With a Vow that Frees Men to be Pilgrims

Print Friendly, PDF & Email
With a Vow that Frees Men to Trust in God’s Providential Action: Ignatian Vow of Poverty

The Ignatian intends to dedicate himself entirely to the honor of God and the salvation of souls. He makes the same deal with God as did St. John Bosco: “Give me souls and take away all else!”

And so, in his desire to be utterly unconstrained and free of all that could weigh him down in his enterprises, journeys and battles for Christ, he makes a vow of poverty. By it he trusts himself daringly, boldly, and adventurously to God’s providential presence and action. To paraphrase Virgil, Providence sides with him who dares.

God, in answer to our trust, is not outdone in generosity, as the history of the saints shows us. “We must have a holy boldness” said St.Teresa of Avila, “for God helps the strong.”  “If we were to endeavor” says the Imitation of Christ, “like men of courage, to stand in the battle, surely we would feel the favorable assistance of God from Heaven. For he who gives us occasion to fight in order that we may triumph,  is ready to come to the side of  those who fight manfully and trust in his grace.”

A role model of such trust in God’s providence is that model of priests, St. John Vianney. Six years after arriving to Ars, he thought about buying a house that could function as an orphanage. However he became anxious about his ability to raise the necessary money for its upkeep. Nevertheless he overcame his worries because:

“Where poverty reigns there is no obstacle between men and God’s gifts”. Fr. Vianney dwelt on this thought insistently. One day God breathed in his ear a word to which there could be no reply, a word which reassured him once and for all as to the future of the house: “What has been lacking  to you until now?” “As a matter of fact,” the curé added, “I have always had enough to go on with. I have observed that those who have an income are always complaining;  there is always something that they lack. But those who have nothing, have nothing even to lack . . . . It is trust that God wants, more than anything. When He alone is made responsible for  all our concerns, it touches His justice and His goodness to aid us.” (HENRI GHÉON, The Secret of the Curé d’Ars)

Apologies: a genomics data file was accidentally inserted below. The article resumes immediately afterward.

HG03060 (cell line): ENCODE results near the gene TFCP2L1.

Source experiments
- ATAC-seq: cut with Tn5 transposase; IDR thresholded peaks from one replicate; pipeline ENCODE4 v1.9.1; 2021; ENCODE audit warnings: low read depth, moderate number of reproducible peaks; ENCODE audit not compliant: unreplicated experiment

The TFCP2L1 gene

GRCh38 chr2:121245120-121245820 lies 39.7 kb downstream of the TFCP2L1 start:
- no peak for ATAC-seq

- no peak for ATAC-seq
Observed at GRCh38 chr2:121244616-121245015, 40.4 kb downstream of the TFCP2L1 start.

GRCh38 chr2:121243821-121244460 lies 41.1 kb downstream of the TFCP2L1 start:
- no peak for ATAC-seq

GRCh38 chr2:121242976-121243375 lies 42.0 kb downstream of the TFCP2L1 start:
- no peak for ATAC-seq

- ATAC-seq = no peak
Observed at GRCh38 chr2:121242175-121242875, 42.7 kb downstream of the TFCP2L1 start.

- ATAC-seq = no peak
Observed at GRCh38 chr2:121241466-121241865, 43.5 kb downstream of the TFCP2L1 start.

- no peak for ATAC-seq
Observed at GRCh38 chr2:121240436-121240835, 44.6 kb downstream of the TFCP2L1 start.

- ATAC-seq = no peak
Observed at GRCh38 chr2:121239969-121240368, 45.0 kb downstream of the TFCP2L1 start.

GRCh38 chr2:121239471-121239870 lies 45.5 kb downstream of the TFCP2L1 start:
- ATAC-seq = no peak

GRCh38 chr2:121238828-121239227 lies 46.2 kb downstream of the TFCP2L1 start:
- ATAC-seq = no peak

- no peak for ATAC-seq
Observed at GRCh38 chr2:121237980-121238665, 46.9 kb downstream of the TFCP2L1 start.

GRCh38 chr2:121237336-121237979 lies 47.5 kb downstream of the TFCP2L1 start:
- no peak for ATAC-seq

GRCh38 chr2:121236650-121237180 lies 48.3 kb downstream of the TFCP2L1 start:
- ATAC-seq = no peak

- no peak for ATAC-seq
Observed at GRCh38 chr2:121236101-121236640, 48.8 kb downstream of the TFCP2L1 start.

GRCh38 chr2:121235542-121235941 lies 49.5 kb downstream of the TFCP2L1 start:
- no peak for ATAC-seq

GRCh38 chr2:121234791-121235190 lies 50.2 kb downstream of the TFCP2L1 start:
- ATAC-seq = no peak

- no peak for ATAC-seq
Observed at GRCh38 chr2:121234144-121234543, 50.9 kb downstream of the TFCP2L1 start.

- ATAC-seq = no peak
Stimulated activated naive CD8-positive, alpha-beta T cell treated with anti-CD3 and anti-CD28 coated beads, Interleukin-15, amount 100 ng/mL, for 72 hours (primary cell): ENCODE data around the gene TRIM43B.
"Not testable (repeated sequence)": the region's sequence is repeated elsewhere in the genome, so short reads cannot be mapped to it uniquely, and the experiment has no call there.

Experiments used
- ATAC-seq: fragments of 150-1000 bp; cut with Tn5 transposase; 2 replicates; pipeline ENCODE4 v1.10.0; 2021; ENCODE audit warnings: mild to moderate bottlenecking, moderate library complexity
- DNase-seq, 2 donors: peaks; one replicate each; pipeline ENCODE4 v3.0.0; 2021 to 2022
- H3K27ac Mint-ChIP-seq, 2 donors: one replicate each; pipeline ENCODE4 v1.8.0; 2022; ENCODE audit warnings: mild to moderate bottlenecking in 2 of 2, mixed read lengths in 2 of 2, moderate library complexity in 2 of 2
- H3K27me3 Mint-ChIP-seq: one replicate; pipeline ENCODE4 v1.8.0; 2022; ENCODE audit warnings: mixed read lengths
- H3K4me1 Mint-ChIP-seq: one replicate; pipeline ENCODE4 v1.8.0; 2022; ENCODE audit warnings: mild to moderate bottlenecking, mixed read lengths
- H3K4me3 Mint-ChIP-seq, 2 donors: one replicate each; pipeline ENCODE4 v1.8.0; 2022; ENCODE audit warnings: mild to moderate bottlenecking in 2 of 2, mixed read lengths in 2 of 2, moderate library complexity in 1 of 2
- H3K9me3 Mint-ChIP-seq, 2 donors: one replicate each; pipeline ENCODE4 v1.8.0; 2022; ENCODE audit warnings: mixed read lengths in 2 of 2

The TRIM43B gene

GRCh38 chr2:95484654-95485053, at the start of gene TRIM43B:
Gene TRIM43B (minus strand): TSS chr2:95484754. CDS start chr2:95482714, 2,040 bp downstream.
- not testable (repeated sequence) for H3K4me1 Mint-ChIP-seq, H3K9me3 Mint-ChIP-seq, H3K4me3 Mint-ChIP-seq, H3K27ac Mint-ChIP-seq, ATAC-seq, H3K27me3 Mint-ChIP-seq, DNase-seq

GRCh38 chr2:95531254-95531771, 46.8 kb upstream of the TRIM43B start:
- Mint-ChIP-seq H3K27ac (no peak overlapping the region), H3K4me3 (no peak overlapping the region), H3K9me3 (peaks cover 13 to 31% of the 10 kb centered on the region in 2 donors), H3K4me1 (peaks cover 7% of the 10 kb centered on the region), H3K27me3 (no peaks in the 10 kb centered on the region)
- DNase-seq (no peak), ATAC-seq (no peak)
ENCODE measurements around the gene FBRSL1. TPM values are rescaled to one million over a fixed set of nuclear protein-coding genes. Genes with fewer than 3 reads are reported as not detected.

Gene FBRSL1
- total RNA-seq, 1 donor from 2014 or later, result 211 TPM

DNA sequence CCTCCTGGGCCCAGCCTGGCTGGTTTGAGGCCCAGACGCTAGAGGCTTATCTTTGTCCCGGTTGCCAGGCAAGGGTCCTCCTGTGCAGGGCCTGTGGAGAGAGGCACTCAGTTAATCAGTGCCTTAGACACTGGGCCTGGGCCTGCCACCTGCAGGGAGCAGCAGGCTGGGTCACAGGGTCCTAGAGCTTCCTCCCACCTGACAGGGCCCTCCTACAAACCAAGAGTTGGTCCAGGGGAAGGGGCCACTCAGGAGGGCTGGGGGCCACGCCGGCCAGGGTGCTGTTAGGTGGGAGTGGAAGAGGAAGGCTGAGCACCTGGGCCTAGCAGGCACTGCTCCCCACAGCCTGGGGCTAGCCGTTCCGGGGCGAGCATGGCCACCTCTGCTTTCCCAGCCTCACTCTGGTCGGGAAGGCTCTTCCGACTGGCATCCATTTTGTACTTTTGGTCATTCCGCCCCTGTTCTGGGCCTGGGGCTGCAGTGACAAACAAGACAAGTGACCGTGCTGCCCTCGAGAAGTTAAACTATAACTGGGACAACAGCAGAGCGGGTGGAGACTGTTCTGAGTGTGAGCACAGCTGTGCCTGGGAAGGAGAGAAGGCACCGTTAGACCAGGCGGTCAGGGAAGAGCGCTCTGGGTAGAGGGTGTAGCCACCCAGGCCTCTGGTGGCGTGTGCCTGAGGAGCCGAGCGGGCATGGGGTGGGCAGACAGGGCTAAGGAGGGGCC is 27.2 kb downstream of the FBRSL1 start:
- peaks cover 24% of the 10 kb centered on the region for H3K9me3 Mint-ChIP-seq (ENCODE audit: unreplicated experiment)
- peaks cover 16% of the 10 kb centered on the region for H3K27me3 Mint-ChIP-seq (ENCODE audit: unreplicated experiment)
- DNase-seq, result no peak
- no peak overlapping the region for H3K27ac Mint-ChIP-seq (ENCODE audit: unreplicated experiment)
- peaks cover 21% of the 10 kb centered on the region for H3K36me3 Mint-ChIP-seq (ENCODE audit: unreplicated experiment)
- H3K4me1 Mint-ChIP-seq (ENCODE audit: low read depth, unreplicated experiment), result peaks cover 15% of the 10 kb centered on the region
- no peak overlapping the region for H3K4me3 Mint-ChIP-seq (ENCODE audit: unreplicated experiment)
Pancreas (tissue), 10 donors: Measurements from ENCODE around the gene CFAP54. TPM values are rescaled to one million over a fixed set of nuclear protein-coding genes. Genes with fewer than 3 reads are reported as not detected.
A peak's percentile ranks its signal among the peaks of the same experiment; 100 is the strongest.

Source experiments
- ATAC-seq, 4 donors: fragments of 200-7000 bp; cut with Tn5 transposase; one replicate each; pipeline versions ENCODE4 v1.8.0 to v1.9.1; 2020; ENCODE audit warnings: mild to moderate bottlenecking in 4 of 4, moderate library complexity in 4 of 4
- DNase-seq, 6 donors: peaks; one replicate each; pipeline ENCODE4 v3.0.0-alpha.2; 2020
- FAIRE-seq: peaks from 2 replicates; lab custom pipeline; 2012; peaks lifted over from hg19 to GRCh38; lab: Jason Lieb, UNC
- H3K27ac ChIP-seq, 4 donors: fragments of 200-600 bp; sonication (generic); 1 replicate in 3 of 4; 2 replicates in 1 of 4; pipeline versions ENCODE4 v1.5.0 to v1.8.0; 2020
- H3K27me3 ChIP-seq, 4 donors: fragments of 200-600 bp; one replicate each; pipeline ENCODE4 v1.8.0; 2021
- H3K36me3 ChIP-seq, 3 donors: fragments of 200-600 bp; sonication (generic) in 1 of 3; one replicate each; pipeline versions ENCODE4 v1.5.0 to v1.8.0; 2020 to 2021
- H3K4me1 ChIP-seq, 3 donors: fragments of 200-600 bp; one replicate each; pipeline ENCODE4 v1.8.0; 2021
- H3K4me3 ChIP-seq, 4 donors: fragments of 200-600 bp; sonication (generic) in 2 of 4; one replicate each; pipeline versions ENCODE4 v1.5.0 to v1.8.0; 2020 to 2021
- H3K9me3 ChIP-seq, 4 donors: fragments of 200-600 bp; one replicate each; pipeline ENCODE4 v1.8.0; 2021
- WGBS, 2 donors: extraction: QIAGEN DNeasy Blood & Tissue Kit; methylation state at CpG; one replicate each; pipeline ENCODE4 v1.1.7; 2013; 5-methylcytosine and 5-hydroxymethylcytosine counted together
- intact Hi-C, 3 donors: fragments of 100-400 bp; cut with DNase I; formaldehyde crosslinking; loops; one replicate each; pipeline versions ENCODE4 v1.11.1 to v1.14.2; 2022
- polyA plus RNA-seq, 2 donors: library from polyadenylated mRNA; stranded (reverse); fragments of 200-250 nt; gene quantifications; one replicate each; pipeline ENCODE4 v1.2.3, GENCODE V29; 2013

When you develop that trust in God’s providential action, then you come to realize the truth of Romans 8:28, “All things conspire together for the good of those who love God.” This is the attitude of priests like the Bishop in Les Misérables by  Victor Hugo: he has no hesitation about giving away gold and silver for the sake of a soul’s salvation.

Ignatians will seek to live Christlike poverty following in the footsteps of St. Ignatius of Loyola. While owning nothing themselves, they will however seek to give all that is noble and beautiful for the worship of God and the salvation of souls. True to the Ignatian charism, all Ignatians will live the same lifestyle. No distinctions. The Superior General will have no more and no less than the last seminarian to cross the threshold. There will be no inner-circles, elites, privileged members of the Society with rights that every rank-and-file member does not have. We are all soldiers for Christ, all rank-and-file, merely with different responsibilities within the same mission. Our lives will be lived with that austerity characteristic of the Master, our Lord and Savior.

For the Basque saint, the description of his order as a compañía, a term recalling his own military experience, meant that he intended it to be a battalion of light infantry. The vows are what what this a reality. By the Ignatian vow of poverty, our equipment is lightweight; by our obedience our willingness is global, ever ready to go anywhere the Kingdom’s combat requires; and by our vow of chastity our hearts are ready to be spiritual fathers to all men and women.

“My Lord, I have nothing to do in this world, but to seek and serve thee; I have nothing to do with a heart and its affections, but to breathe after thee; I have nothing to do with my tongue and pen, but to speak to thee, and for thee,   and to publish thy glory and thy will. Amen. (RICHARD BAXTER, 1615-1691)